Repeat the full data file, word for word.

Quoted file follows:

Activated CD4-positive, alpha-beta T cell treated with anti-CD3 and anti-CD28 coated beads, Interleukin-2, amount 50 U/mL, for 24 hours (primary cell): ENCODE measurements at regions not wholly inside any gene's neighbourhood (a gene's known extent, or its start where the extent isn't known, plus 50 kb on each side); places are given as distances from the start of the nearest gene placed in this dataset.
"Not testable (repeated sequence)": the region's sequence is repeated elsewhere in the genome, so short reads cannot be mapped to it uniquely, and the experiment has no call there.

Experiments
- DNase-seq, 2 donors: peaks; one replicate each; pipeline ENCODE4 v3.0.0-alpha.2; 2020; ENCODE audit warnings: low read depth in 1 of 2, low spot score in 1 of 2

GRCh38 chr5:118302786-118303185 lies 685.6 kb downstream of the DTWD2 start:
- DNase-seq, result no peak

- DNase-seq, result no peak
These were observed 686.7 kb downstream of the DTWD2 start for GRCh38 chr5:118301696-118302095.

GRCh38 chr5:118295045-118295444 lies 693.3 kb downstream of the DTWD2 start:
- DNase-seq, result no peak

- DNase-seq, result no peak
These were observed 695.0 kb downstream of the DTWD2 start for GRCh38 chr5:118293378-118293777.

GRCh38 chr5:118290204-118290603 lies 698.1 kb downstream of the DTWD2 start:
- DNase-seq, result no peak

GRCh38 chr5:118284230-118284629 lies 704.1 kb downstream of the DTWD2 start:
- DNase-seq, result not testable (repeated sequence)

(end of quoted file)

Activated CD4-positive, alpha-beta T cell treated with anti-CD3 and anti-CD28 coated beads, Interleukin-2, amount 50 U/mL, for 24 hours (primary cell): ENCODE measurements at regions not wholly inside any gene's neighbourhood (a gene's known extent, or its start where the extent isn't known, plus 50 kb on each side); places are given as distances from the start of the nearest gene placed in this dataset.
"Not testable (repeated sequence)": the region's sequence is repeated elsewhere in the genome, so short reads cannot be mapped to it uniquely, and the experiment has no call there.

Experiments
- DNase-seq, 2 donors: peaks; one replicate each; pipeline ENCODE4 v3.0.0-alpha.2; 2020; ENCODE audit warnings: low read depth in 1 of 2, low spot score in 1 of 2

GRCh38 chr5:118302786-118303185 lies 685.6 kb downstream of the DTWD2 start:
- DNase-seq, result no peak

- DNase-seq, result no peak
These were observed 686.7 kb downstream of the DTWD2 start for GRCh38 chr5:118301696-118302095.

GRCh38 chr5:118295045-118295444 lies 693.3 kb downstream of the DTWD2 start:
- DNase-seq, result no peak

- DNase-seq, result no peak
These were observed 695.0 kb downstream of the DTWD2 start for GRCh38 chr5:118293378-118293777.

GRCh38 chr5:118290204-118290603 lies 698.1 kb downstream of the DTWD2 start:
- DNase-seq, result no peak

GRCh38 chr5:118284230-118284629 lies 704.1 kb downstream of the DTWD2 start:
- DNase-seq, result not testable (repeated sequence)